We Are The People Of The Fire

Wildfires are old news. They’ve been old news for as long as humans have told stories about wildfires and tried to tame them, along with almost everything else that was wild. As soon as there was private property and then cities like Athens, Rome and Damascus, fire was regarded with fear. It was turned into a foe that had to be destroyed. Much of the reporting about wildfires in California, the western states of the U.S. and all around the world, has portrayed fire as a dark and an evil force. 

At The Press Democrat, the executive editor, Catherine Barnett, described last October’s wildfires in Sonoma as monsters that came “out of nowhere,” “without warning” and in the “dead of night.” Ooh ooh, spooky. With language like that, you’d think that Barnett was trying to frighten readers and drive them into the arms of insurance agents who would sell them more fire insurance—or decline to insure because they were in fire-prone areas.

The Press Democrat treats its readers as children. It dumbs down almost every story it prints, including the stories it ran about wildfires. The word “hope” appeared in headlines again and again as though hope had some kind of magical power that could bring back homes that were burned down. “Hope among the ruins” was one of many. Where were words like “wisdom,” “courage” and “intelligence”? Not in headlines in the PD. Hope is a four-letter word. Wisdom, courage and intelligence are too long.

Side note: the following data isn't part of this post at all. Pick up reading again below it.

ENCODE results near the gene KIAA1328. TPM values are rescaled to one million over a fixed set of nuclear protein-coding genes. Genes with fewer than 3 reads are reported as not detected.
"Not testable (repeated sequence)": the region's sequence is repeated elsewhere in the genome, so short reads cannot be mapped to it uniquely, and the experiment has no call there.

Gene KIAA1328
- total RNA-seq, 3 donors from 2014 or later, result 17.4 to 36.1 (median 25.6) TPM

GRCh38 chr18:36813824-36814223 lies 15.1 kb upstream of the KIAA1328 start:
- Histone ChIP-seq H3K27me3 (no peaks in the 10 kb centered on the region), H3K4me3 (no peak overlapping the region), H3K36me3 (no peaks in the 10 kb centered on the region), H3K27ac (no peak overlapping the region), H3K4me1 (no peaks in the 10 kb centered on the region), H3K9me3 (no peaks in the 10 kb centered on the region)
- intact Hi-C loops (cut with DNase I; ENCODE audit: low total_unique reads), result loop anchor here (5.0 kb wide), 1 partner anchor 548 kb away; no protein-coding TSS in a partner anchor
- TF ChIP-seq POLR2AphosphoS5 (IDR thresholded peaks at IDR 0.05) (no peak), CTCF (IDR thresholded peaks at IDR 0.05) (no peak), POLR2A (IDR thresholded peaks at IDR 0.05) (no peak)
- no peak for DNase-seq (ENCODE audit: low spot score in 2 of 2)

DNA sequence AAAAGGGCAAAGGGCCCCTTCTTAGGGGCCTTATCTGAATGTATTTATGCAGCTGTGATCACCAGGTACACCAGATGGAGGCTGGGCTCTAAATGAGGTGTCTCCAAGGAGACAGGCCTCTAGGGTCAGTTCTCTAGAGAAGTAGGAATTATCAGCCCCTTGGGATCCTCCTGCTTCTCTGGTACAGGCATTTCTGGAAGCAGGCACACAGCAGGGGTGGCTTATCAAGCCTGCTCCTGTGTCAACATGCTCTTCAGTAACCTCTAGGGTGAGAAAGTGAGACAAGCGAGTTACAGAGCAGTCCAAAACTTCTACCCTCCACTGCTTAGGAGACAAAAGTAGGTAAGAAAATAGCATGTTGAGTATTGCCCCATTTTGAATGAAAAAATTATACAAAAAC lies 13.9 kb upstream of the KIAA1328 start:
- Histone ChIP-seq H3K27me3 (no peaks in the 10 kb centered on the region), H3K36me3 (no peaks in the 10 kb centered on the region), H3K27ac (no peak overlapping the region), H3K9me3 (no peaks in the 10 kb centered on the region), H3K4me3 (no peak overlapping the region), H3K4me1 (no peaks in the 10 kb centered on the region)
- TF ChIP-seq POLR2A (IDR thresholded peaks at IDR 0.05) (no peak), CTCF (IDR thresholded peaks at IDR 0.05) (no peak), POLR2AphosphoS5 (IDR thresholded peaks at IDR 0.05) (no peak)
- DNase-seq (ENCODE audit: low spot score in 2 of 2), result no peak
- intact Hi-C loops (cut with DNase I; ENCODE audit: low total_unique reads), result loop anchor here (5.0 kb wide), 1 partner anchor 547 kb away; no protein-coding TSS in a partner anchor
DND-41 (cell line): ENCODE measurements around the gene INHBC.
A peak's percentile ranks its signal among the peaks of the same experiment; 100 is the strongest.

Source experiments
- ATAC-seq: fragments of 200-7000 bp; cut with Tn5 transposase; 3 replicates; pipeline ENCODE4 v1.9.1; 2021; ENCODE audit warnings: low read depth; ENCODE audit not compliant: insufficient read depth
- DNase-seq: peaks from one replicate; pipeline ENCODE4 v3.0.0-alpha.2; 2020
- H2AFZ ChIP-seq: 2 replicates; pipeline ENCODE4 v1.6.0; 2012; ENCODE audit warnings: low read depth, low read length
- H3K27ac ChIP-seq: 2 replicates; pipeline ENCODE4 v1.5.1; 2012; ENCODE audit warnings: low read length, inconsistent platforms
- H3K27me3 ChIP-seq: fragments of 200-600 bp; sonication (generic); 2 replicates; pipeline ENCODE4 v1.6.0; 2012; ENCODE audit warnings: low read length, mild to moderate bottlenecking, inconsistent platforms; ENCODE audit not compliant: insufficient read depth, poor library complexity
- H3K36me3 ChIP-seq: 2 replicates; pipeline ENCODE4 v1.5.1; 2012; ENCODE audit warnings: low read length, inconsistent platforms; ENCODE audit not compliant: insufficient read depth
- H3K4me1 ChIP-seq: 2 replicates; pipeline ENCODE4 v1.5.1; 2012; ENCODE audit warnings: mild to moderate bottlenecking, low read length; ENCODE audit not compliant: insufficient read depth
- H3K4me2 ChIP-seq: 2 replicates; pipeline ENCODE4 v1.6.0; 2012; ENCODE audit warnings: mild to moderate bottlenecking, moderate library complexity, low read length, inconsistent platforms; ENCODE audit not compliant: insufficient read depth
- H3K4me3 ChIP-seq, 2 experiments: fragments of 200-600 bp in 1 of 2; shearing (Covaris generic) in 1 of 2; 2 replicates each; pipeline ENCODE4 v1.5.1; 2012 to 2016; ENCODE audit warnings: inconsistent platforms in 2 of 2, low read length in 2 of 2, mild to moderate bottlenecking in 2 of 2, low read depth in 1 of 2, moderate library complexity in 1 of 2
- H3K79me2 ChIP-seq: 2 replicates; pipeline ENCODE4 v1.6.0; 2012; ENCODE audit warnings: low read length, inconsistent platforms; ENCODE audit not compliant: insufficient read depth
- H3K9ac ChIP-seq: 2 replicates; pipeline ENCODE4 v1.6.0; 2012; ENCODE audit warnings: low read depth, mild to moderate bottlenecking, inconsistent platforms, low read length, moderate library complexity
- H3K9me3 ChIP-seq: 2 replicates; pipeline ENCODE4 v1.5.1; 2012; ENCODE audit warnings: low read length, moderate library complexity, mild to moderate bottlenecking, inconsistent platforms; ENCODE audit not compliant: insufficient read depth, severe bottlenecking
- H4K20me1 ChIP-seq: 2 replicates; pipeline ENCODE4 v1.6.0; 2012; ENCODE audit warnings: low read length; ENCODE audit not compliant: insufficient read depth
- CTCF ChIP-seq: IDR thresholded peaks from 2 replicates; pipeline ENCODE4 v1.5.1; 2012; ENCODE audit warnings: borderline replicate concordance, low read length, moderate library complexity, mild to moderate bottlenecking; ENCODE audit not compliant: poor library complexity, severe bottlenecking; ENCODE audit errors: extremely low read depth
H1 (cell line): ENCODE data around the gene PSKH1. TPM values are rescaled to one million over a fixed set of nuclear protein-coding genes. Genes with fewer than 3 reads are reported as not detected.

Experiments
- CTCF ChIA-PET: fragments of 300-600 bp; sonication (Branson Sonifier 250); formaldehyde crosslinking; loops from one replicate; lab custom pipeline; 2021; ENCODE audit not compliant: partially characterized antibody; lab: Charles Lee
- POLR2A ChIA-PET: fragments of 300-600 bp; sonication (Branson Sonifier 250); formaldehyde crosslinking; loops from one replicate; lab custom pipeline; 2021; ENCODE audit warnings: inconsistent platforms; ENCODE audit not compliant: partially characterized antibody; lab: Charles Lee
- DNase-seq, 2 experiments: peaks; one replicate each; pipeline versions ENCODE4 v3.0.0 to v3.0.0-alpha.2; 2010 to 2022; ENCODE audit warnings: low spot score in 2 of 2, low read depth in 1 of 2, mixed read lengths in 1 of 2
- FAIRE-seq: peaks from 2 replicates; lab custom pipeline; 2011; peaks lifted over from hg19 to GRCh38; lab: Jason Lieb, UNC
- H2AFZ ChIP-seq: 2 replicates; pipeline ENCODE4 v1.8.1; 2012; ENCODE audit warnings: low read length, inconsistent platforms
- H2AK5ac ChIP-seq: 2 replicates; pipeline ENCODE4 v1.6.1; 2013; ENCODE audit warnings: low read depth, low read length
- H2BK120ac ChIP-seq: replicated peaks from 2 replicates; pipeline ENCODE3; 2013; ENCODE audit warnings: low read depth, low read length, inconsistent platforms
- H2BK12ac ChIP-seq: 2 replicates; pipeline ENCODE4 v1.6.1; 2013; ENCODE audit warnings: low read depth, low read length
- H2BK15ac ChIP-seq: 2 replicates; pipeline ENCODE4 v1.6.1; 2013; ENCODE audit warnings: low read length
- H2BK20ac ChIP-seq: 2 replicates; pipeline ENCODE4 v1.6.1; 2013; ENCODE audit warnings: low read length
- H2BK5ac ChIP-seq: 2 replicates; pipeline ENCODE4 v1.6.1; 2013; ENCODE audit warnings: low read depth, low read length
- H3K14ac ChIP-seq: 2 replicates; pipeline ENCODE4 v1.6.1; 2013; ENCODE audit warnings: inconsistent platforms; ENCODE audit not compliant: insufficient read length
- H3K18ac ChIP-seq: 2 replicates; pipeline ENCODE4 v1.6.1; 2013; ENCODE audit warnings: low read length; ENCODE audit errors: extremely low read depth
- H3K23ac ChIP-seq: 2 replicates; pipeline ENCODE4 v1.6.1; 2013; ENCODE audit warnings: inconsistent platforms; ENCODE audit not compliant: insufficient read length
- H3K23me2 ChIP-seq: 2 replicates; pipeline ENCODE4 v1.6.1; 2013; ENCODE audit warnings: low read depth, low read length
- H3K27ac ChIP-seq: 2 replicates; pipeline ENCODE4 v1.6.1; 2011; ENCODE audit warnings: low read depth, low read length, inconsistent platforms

The PD’s reporting of the firestorms in Sonoma tended to say that “our fires are bigger than your fires and we deal with our fires better than you deal with your fires.” The Sonoma wildfires of 2017 are no longer on record as the biggest fires in the state. That dubious honor now belongs to Mendocino. Local coverage of wildfires can be illuminating, like the stories about the men who dig holes in the ground and survive in the earth. That’s cool.

Some of the best stories were never written down, until now. I heard them from a farmer I call “T” who worked at a vineyard and also grew his own marijuana. Fires surrounded both grapes and weed. He backpacked in, saved both crops, stored them safely and then backpacked out. When he returned they were both safe and sound. That’s the kind of heroism that ought to be heralded.

The stories in the PD were often about cats, cats that were lost and cats that were found, cats that were reunited with their owners, and owners reunited with their pets. Then, too, any of the stories I read were about the loss of revenue at bars and restaurants. I fell for them. I did my part. After the fires of October 2017 were extinguished I went out to eat and drink and found that restaurants were packed with locals who were eating and drinking and doing their best to boost the local economy. Local reporting, PD reporting, was often about lost business, lost property and the need to recoup and rebuild. John Kunde of Kunde Family Winery was quoted in Sonoma magazine as saying that if he had to send out one message it would be, “Sonoma remains open for biz.” Fire bad for business! Or is it? What about all the rebuilding that will go on for years, keep workers working and the construction industry booming. 

The best stories that I read about the wildfires in Sonoma were not from here. Some of them were from England, where The London Review of Books published an article entitled “El Diablo in Wine Country” by Los Angelino Mike Davis who concluded that in a “society based on real-estate capitalism” there was doom and gloom ahead and that “our children and theirs, will continue to face the flames.”